Last night we held a candlelight vigil at an electrical power plant here in Baghdad. There were about 60 of us there, all holding candles, our faces beautiful in the flickering light. It looked like a Christmas pageant. Our taxi drivers joined us, and workers from the power plant, these men with moustaches holding their candles before them like children, looking out into the dark. Standing next to me was an Iraqi mother with three kids. Her name was Amara. She gave birth to the eldest during the bombing of Baghdad in 1991. The assembled press thrust nearly a dozen microphones in front of her as she stammered in broken English, “Please, tell American government, please, no more bombs. No more bombs. We want to be to live in peace.”

Terrence, I do not expect I will change your point of view by these few words, but I am thankful for the opportunity your message gives me to express what is in my heart. I am here in Iraq to give voice to the Ahmeds and the Amaras, at least to raise their images in our minds so that we recognize these are real people whose lives are as precious as our own. I believe you as a warrior, and all of your colleagues in the military, and all of our countrymen and women, must constantly keep this fact foremost in our minds and hearts, whether we intend to make peace or make war.

You may say this sentiment is nice and that you even agree with it, but that it is not practical for confronting evil. I think this is where we most disagree – not on our mutual desire for peace, but on how to sow real seeds of real peace. You say bombs are those seeds. I say we have tried sowing them and the crop always fails.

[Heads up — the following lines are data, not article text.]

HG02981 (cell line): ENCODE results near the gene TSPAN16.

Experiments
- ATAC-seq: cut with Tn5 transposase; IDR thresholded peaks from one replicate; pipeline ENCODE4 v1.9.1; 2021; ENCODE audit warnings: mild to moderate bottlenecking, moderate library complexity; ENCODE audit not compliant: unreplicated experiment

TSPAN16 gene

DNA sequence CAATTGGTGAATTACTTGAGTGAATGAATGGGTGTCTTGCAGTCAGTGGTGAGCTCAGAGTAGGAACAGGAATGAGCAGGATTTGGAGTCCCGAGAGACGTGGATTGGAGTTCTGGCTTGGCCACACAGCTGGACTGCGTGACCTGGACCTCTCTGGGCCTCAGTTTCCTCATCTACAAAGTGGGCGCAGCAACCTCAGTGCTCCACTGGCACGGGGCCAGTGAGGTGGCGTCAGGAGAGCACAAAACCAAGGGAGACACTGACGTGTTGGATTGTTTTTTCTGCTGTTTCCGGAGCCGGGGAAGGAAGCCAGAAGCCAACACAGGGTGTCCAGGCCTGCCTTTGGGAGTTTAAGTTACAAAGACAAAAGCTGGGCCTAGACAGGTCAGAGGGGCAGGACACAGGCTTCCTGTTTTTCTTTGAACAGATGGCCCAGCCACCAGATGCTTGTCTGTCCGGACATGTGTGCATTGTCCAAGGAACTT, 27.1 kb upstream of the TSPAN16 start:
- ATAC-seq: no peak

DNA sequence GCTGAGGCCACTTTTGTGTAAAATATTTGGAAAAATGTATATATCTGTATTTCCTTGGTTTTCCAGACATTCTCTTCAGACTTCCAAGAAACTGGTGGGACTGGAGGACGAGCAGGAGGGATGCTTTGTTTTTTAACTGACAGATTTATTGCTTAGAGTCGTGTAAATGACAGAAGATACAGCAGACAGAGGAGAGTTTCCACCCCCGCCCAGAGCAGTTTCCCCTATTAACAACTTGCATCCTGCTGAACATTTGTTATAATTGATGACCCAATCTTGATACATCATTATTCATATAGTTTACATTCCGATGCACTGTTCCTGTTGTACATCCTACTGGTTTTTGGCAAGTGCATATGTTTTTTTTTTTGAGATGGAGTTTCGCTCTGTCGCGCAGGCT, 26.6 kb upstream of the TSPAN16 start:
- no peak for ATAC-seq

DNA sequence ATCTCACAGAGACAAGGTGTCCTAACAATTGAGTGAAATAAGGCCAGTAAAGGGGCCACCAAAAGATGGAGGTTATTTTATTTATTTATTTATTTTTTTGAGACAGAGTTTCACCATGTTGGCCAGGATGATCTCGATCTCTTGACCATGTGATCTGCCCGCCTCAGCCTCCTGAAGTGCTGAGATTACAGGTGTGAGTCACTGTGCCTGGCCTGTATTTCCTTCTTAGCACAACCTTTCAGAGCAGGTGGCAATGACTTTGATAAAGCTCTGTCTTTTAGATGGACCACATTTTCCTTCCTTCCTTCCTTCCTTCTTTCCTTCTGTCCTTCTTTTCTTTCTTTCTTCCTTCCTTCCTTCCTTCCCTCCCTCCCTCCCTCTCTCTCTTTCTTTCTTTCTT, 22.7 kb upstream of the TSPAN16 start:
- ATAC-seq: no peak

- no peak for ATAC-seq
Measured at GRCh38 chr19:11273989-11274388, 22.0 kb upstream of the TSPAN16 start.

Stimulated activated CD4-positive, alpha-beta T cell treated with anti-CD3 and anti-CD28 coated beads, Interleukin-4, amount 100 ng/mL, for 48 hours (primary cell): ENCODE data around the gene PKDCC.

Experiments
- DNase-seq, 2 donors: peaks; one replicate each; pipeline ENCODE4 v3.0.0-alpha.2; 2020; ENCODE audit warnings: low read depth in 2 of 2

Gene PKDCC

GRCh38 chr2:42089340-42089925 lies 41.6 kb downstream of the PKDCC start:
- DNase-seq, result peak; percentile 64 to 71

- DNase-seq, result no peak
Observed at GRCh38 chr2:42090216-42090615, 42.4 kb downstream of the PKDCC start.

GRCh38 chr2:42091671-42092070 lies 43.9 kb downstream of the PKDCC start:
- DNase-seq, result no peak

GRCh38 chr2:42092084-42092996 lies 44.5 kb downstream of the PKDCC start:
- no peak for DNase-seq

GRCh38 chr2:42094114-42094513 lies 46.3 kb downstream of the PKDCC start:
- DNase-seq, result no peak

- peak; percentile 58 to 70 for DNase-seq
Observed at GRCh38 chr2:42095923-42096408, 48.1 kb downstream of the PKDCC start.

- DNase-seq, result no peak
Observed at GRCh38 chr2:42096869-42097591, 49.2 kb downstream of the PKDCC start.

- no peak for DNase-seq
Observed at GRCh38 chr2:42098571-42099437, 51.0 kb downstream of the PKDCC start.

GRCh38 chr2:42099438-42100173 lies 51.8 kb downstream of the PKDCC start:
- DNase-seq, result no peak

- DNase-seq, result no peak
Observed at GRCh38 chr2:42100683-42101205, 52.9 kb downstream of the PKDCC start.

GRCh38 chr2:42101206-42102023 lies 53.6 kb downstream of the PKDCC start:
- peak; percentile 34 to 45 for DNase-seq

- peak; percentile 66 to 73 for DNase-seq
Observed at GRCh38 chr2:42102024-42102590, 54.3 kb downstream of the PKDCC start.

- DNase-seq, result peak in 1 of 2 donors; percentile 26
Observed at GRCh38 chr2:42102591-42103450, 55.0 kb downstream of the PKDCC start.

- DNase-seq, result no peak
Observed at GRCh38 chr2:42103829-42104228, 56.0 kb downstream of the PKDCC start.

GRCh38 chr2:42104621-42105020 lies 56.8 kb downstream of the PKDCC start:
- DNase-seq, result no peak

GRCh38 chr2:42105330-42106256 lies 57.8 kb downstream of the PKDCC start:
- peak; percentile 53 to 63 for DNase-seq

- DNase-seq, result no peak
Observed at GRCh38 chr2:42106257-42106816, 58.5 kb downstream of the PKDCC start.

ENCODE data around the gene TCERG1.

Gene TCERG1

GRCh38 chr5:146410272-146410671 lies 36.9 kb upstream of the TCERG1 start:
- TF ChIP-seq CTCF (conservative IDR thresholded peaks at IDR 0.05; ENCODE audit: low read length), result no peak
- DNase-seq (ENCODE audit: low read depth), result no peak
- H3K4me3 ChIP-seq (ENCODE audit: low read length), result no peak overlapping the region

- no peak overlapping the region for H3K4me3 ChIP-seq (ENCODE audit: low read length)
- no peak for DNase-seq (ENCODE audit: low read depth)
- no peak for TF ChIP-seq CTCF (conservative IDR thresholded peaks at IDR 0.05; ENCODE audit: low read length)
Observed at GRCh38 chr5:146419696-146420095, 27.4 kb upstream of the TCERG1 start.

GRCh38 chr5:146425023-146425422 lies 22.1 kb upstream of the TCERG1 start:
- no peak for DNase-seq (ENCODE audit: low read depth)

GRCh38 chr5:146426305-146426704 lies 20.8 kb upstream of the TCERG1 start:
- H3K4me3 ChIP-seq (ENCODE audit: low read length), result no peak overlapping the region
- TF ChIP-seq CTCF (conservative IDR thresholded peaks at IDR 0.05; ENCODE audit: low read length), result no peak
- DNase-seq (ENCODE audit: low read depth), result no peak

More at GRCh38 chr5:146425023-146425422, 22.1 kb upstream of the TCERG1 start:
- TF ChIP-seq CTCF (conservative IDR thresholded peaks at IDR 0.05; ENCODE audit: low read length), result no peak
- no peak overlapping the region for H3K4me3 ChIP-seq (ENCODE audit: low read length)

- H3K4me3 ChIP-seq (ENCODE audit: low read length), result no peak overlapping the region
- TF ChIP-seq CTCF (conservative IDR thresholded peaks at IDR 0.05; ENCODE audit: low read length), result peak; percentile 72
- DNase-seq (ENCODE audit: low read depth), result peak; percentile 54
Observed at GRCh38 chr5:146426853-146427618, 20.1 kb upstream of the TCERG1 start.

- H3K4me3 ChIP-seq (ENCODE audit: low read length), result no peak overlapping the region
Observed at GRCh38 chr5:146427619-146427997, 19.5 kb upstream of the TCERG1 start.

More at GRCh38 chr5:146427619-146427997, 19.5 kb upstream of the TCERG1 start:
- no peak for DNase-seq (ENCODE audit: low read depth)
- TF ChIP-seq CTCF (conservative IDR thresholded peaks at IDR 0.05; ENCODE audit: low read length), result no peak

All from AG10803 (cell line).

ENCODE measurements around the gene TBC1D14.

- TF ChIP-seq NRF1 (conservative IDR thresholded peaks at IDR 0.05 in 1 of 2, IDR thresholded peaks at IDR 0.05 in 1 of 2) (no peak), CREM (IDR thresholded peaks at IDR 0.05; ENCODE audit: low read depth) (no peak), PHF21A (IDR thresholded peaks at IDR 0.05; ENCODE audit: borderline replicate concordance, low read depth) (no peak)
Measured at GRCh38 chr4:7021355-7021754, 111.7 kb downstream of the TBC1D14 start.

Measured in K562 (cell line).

What if, instead of funding more bombs, the good citizens of our rich country decided to allocate, say, a third (about $120 billion) of our huge military budget each year to help curb AIDS in Africa, provide clean water and adequate food for the world’s children, and to establish schools, universities and hospitals throughout the world? Would that not build a more stable basis for our security as a nation? What if we offered to fund the United Nations to the level it needs? What if we promoted student and citizen exchanges among all countries, so that through people-to-people contact the fear of those different from ourselves would dissipate? What if we stopped flooding the world with dangerous weapons, and worked through the U.N. and other international bodies to eradicate weapons of mass destruction from the arsenals of all nations? What if we supported in every way possible the Universal Declaration of Human Rights, the Earth Charter, and all the resolutions of the U.N.? What if, rather than dominate the world by fear, we would lead by inspiration?

Actions such as these would do more to assure our safety than all the wars we might attempt. Of course, there would still be bullies and dictators to contain and weapons to dismantle. We, along with the great majority of the world’s nations, would deal with these problems with all the diplomatic and nonviolent tools in our collective power. In so doing we would have helped transform the entire context in which the community of nations work together for the common good. We would become the friend, the good neighbor, to the world’s people. Surely the price is worth it.

With best wishes, and in peace,

Elias Amidon